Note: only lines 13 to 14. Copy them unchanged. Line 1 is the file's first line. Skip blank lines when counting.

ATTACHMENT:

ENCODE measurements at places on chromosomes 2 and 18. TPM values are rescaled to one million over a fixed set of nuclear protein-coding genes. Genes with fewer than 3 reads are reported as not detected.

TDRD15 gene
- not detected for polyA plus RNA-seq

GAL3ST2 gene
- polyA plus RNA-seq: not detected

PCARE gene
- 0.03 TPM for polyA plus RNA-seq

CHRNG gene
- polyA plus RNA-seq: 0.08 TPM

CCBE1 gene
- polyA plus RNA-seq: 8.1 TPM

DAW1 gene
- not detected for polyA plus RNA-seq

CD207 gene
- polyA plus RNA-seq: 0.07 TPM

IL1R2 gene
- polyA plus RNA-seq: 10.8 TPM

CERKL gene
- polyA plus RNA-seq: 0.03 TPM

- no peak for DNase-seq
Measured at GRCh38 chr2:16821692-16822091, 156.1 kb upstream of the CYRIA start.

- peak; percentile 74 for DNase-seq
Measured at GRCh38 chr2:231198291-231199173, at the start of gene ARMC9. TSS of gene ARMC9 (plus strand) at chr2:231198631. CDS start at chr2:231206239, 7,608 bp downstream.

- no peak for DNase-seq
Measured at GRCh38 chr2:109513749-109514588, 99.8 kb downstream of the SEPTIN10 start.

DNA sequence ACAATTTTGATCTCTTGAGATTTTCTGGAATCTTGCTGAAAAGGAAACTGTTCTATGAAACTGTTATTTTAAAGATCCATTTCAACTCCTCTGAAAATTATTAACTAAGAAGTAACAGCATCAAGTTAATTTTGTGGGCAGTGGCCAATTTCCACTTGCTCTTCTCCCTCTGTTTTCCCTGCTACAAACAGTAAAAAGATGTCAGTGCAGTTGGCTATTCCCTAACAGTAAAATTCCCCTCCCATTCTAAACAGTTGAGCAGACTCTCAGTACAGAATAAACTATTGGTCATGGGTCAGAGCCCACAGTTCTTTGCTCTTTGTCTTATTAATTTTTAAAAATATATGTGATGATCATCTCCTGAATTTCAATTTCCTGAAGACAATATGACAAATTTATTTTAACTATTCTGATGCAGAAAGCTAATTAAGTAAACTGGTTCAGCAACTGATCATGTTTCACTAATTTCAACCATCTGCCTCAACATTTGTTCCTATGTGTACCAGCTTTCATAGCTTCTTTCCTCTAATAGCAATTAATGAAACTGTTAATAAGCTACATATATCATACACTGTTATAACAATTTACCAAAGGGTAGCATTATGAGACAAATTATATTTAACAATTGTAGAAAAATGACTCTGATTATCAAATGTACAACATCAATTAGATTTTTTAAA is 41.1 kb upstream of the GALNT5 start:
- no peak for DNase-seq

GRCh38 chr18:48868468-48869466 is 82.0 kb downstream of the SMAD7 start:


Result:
- not detected for polyA plus RNA-seq

CD207 gene